- That CDD be reviewed when the obliged entity has a legal duty to contact the customer to review its beneficial ownership information or where it has a duty under the International Tax Compliance Regulations for identifying reportable offshore financial accounts. Treasury proposed to add this requirement to the MLRs;
Treasury plans to leave it to the relevant firm to determine what is "relevant information" in line with its risk assessment and considers the scope of the legal duty depends on the UK law that requires entities to contact customers for the purposes of reviewing any information which is relevant to the risk assessment of the customer for CDD purposes and which relates to its beneficial ownership information.
MLD5 sets out a series of requirements intended to harmonise EDD in relation to high risk third countries, and includes some requirements that are not currently in the MLRs. Treasury notes the EU's list of high risk countries will have legal effect during any Brexit implementation period, after which SAMLA will allow the UK to maintain its own list of jurisdictions in relation to which EDD must be applied.
Changes to the MLD4 requirements will require a defined set of EDD measures to be applied to business relationships and transactions involving high risk third countries. Firms must get additional information on the customer and beneficial owner, the intended purpose of the business relationship, the source of funds and wealth of the customer and beneficial owners and the reasons for the intended or performed transactions. Firms must also carry out enhanced monitoring of any business relationship or transaction involving such a country (not just, as present, relationships with persons established in such a country). Similarly, the requirement for senior management approval is broadened to cover instructions "involving" such a country. Treasury will implement these changes, but not the additional optional requirement to mandate that a first payment must be from an account in the customer's name with a credit institution subject to the MLDs.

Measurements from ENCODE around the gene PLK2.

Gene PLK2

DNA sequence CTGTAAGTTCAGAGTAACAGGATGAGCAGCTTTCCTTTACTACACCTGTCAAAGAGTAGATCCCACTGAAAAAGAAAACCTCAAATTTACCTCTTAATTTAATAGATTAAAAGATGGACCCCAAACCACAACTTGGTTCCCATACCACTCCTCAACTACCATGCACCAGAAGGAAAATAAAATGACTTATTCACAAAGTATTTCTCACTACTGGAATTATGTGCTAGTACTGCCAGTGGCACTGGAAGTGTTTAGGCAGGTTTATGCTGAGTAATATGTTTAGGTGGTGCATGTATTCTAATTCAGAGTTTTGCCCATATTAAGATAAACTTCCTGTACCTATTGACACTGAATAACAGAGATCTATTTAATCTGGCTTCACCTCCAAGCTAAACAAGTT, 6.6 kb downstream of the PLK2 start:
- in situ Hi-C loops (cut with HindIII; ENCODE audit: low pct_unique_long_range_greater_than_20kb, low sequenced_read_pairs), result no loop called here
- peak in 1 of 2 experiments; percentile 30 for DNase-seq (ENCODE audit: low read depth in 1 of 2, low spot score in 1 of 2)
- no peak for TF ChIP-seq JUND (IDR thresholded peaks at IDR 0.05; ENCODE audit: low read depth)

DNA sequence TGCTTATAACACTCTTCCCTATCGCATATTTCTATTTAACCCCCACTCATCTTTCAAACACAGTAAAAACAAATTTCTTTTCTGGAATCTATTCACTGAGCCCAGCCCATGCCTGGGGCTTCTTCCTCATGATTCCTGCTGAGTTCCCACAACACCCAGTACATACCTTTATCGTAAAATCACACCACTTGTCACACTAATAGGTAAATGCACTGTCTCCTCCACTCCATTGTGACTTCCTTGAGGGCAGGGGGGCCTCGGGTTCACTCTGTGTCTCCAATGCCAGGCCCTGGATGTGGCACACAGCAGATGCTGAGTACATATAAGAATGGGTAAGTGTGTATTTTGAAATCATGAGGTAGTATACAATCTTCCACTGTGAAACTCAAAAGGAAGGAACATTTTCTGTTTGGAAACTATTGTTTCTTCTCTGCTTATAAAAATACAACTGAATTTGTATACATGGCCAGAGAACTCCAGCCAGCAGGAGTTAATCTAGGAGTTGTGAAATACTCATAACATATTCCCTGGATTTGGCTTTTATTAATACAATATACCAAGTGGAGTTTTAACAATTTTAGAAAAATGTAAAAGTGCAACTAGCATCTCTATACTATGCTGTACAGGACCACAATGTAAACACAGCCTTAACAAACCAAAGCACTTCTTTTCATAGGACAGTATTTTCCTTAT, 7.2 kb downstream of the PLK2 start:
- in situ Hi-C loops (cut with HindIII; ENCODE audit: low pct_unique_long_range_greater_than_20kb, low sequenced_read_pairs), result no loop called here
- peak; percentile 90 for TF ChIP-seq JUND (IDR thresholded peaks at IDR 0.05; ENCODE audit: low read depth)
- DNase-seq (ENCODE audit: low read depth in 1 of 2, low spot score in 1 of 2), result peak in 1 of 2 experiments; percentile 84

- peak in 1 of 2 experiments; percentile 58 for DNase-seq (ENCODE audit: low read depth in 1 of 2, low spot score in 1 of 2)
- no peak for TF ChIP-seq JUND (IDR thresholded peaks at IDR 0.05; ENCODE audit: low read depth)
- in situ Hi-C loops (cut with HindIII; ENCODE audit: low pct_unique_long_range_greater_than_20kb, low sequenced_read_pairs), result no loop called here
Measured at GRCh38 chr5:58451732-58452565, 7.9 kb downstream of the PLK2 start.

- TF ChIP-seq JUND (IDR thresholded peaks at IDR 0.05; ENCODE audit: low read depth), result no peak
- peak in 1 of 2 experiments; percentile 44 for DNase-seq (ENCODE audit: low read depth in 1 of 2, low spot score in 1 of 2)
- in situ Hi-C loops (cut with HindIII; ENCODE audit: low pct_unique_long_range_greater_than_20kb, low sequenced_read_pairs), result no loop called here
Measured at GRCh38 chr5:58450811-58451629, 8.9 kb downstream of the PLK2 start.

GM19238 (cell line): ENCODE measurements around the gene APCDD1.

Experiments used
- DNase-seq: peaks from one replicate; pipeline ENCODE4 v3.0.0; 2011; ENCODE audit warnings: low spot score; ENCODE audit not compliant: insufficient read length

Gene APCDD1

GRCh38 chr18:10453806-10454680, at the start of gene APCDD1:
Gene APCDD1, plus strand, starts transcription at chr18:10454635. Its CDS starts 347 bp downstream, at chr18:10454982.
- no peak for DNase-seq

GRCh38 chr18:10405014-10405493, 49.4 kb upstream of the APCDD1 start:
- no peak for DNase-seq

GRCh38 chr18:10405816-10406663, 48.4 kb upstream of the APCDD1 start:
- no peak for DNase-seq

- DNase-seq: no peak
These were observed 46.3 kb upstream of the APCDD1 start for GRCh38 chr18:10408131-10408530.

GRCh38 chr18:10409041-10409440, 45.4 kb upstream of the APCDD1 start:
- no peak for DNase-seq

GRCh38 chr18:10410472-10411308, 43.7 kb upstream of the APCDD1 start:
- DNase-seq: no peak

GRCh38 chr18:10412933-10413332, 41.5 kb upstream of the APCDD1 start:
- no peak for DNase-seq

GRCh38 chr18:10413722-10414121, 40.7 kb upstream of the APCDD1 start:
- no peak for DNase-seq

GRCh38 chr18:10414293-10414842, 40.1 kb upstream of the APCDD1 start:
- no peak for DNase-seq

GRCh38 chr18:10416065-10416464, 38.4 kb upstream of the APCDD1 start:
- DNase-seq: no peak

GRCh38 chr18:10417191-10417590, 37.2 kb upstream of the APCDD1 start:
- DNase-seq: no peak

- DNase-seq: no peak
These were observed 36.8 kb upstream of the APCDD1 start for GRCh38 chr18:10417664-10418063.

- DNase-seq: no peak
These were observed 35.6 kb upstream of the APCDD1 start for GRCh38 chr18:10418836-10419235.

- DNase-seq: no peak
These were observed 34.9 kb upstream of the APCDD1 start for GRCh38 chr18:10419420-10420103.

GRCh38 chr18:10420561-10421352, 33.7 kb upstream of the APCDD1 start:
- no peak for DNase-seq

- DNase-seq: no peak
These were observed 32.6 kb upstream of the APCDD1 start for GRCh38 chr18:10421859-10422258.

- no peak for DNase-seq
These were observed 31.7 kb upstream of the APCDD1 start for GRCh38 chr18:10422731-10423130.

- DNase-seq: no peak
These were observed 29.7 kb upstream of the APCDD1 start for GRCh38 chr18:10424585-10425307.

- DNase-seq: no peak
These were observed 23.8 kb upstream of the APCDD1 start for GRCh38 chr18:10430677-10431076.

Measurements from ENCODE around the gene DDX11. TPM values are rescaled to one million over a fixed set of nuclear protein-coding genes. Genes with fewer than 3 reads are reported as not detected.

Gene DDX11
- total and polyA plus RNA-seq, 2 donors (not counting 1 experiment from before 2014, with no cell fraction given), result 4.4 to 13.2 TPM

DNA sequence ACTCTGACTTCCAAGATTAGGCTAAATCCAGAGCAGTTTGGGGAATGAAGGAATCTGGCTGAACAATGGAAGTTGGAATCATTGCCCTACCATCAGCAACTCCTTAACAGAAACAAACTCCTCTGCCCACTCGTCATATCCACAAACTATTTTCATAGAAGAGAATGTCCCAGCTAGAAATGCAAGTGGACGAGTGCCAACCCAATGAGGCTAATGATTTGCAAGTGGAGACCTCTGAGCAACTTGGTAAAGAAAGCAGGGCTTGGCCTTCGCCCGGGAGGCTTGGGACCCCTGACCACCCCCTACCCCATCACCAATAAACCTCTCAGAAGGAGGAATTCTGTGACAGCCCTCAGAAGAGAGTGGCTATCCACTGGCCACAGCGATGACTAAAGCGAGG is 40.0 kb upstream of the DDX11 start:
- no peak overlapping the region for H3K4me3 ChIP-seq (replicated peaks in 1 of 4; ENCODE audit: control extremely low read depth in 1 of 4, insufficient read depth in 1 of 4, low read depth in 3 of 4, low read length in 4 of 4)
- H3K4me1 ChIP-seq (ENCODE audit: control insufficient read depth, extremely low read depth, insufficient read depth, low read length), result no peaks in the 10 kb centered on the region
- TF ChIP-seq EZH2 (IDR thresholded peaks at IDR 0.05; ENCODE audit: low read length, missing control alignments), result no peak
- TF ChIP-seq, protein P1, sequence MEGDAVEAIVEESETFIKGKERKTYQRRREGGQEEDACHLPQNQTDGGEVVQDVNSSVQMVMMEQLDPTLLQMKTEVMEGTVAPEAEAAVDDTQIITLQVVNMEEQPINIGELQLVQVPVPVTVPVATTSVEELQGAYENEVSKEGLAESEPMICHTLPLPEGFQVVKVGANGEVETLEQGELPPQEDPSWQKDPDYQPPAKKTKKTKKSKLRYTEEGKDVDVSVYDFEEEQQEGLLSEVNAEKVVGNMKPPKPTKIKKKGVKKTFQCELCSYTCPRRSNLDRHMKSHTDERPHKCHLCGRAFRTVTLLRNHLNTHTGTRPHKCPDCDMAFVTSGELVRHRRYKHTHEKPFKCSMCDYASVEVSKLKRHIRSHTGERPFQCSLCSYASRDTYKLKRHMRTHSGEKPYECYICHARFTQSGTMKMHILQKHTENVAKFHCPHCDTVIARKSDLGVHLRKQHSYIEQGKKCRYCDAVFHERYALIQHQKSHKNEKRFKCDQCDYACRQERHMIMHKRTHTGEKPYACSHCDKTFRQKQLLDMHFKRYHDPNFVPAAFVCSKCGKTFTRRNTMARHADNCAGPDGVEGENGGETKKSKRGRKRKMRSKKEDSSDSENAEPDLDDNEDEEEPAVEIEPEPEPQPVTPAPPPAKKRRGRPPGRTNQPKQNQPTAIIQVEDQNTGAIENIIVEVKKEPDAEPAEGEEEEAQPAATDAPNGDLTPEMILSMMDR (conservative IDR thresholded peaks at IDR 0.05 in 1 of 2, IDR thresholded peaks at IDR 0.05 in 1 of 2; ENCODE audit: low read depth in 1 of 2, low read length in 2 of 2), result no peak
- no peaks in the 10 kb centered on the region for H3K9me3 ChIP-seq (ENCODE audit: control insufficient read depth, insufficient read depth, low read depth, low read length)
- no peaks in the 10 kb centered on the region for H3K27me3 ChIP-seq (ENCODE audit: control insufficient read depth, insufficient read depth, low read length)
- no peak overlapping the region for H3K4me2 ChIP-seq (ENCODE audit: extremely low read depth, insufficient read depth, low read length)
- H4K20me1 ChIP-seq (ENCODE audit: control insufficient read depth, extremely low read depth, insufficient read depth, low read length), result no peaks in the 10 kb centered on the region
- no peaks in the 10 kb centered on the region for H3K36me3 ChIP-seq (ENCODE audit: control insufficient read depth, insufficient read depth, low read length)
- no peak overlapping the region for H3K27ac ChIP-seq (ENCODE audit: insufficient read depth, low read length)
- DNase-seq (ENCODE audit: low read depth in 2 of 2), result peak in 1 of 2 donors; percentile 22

Firms must also apply at least one of a menu of other measures, including additional EDD, reporting and placing limits on business relationships, and national authorities must take mitigating measures (such as refusing the establishment of entities or putting in place increased supervision.
Treasury is seeking views on how it should define "involved" and how it can implement the MLD5 requirements in a proportionate but effective manner. It is also seeking views on whether "beneficiary of a life insurance policy" should be a relevant risk factor in terms of determining whether EDD is necessary.
The key requirements around PEPs are unchanged from MLD4 and will not require changes to UK regulatory requirements or guidance. However, there is now a requirement for government guidance on identifying PEPs and Treasury proposes to adopt FCA's existing guidance to address this.
Discrepancies in beneficial ownership information
MLD5 makes several changes to the MLD4 requirement on ensuring beneficial ownership information is correct and accessible. The UK's PSC regime already meets most of the new requirements, and the main change that needs implementation is the obligation on obliged entities to report any discrepancies they find between information they have and information on the central register. Treasury seeks views on whether both entities and regulators should report these discrepancies through Companies House, and on how discrepancies should be handled and resolved. It asks whether a public warning on the register could potentially create tipping off issues.